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Do You Need A Security Operations Center?

When a company starts to worry about losing data to attack, it could be time to create a simple SOC. Following are the most important steps to evaluating the need for an effective operations center
Seven years ago, European communications provider Colt Telecom Services embarked on a project to build its own operations center to manage the company's security and that of its clients.

Up until that point, the company did not have good visibility into the security of its systems because several internal groups had at least some responsibility for security, says Nicolas Fischbach, director of network strategy and architecture for Colt's infrastructure services unit.

"We were at the point in the company where security was distributed over many teams -- IT, the network guys, some dedicated network engineers, corporate security, and so on," Fischbach says. "We didn't have a single view into our assets."

Over the next two years, the company built a security operations center (SOC) to manage its data and operations in a score of countries. Colt also found a number of security problems that had gone unnoticed in its network, including back doors and other code that workers had put in and then forgot about, Fischbach says.

The decision to centralize security in an operations center is not an easy one. Fischbach stresses that a security operations center, even a small one, can be expensive. Yet, for companies worried about their data being stolen by digital thieves or their operations interrupted by online adversaries, it's likely time to build a simple security operations center.

The first step to deciding whether a SOC is necessary is for a company to assess the damage an attacker could do to its business, says Nick Bradley, senior operations manager for IBM.

"Think worse-case scenario -- what type of data would be accessed if you were breached, and would you have the resources to recover, or could you recover?" says Bradley. "If the answer is terrifying and keeping you up at night, then the answer is yes, you need a security operations center."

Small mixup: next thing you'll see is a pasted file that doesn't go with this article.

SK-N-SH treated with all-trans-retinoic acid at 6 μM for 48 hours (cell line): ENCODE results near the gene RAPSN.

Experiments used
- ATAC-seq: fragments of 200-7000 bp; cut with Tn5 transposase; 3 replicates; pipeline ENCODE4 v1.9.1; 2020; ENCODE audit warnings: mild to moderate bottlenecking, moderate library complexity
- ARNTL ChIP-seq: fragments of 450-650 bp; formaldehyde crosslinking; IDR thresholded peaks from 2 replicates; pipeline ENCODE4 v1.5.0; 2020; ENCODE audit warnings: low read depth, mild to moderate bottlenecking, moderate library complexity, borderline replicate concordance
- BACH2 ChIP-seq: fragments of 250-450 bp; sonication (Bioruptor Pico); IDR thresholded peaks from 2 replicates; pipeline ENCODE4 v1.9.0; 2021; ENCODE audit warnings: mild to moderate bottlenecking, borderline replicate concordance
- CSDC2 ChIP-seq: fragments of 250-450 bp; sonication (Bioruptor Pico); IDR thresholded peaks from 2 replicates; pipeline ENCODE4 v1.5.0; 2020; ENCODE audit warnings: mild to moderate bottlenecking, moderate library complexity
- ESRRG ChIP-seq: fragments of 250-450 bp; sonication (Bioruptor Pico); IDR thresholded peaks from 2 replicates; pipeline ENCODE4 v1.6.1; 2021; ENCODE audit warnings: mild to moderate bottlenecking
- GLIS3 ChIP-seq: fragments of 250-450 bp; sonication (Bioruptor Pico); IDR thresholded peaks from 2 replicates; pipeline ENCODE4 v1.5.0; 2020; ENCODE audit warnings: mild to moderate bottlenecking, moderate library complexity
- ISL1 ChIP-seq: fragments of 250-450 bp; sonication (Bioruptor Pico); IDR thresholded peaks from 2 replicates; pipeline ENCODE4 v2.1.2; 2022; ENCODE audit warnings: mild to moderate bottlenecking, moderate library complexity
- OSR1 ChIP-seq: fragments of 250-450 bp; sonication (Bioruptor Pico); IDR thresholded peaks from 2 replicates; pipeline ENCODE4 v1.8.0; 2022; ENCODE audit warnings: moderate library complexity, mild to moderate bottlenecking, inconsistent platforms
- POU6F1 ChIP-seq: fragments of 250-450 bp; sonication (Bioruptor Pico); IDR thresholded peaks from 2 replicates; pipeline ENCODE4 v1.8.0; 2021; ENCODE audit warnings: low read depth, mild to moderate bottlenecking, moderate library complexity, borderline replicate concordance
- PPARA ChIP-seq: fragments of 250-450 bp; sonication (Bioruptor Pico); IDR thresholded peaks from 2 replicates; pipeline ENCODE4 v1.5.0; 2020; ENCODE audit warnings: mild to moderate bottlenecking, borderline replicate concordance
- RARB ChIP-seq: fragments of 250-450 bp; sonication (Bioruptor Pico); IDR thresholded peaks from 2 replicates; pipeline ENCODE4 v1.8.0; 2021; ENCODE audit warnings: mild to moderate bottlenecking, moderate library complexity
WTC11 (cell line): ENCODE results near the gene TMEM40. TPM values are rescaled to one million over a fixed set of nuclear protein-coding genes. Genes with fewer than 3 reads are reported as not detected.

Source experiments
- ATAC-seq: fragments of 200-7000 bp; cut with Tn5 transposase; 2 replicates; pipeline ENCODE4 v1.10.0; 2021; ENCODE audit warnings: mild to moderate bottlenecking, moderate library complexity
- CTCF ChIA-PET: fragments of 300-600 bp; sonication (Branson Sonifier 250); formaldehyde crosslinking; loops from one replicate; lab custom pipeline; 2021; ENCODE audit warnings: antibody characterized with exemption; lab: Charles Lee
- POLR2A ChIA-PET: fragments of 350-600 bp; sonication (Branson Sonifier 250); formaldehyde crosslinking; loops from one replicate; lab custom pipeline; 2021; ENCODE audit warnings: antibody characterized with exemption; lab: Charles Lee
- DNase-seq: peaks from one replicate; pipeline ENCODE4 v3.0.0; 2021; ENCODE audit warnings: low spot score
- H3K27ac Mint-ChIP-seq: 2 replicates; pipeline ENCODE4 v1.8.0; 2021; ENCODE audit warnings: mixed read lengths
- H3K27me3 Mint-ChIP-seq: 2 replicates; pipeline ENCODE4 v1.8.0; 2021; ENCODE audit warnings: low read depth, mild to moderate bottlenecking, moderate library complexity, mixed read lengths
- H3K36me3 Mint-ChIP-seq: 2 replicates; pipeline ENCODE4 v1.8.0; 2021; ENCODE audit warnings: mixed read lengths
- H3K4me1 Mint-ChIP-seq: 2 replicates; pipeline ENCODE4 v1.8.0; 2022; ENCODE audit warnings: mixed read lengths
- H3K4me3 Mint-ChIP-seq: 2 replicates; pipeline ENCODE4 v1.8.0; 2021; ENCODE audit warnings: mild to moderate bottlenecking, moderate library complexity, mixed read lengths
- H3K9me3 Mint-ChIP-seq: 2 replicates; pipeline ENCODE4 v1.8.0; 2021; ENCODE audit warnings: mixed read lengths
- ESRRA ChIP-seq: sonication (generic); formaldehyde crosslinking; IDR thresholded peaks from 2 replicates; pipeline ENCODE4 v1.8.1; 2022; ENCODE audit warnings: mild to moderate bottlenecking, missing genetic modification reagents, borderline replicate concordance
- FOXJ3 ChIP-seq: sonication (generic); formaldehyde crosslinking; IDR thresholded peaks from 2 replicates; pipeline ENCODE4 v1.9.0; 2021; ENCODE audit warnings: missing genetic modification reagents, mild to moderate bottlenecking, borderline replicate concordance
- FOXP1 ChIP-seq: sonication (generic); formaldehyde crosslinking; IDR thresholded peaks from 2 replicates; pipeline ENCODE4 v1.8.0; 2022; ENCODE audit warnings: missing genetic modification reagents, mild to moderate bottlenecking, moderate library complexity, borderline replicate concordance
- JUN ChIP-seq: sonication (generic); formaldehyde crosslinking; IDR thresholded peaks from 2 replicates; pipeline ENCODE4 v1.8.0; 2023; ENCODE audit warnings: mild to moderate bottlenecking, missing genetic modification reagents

[Building blocks for developing the most effective security operations center. See Tech Insight: Building A SOC, From Outsourcing To DIY.]

A good next step is to create the position of chief security officer or chief information security officer to place responsibility in a single executive-level employee, says Doug Graham, a senior director of information risk management for data storage and security giant EMC. Putting the responsibility for security in a single position can help focus an organization's security efforts.

"I think if you are starting out as a new CSO in an organization, and you cannot answer the question, "How many times have I been attacked today?" then you should be very frightened," Graham says.

As the security initiative develops, a company will typically seek out better visibility into what is going on in its network. Many companies do not have a full inventory of their information assets, and embarking on a program to create a security operations center can be enlightening, Colt's Fischbach says.

"The first reason to have a SOC is not to do security enforcement, but to get visibility into your environment," he says.

Companies generally start by focusing on managing the operations of network perimeter devices, such as firewalls and intrusion prevention and detection systems. At that point, the company will have to determine how much it wants to do internally and to what degree it will outsource its security management.

Another caveat: When planning a program to better monitor and manage information security systems, companies should be careful to develop a plan based on what data and system need to be protected, not trying to mix and match security products, EMC's Graham says.

"Unfortunately, what some people will do is figure out what a product can do and then build their program around that, and that is the tail wagging the dog," he says.

Finally, companies should seek to maximize the amount of security information they are collecting and storing, even if their small SOC has no means to analyze it. If a company detects a breach, the first thing an analyst will need is data to sift through to find out what happened, says Graham.

"When you investigate an attack, you sometimes don't know what you are looking for and ... if you run out of evidence, you have a cold trail," he says. "We always say collect as much as you can, even if you don't have the capacity to analyze it in real time. Because if you store it, it may become useful to you later on."

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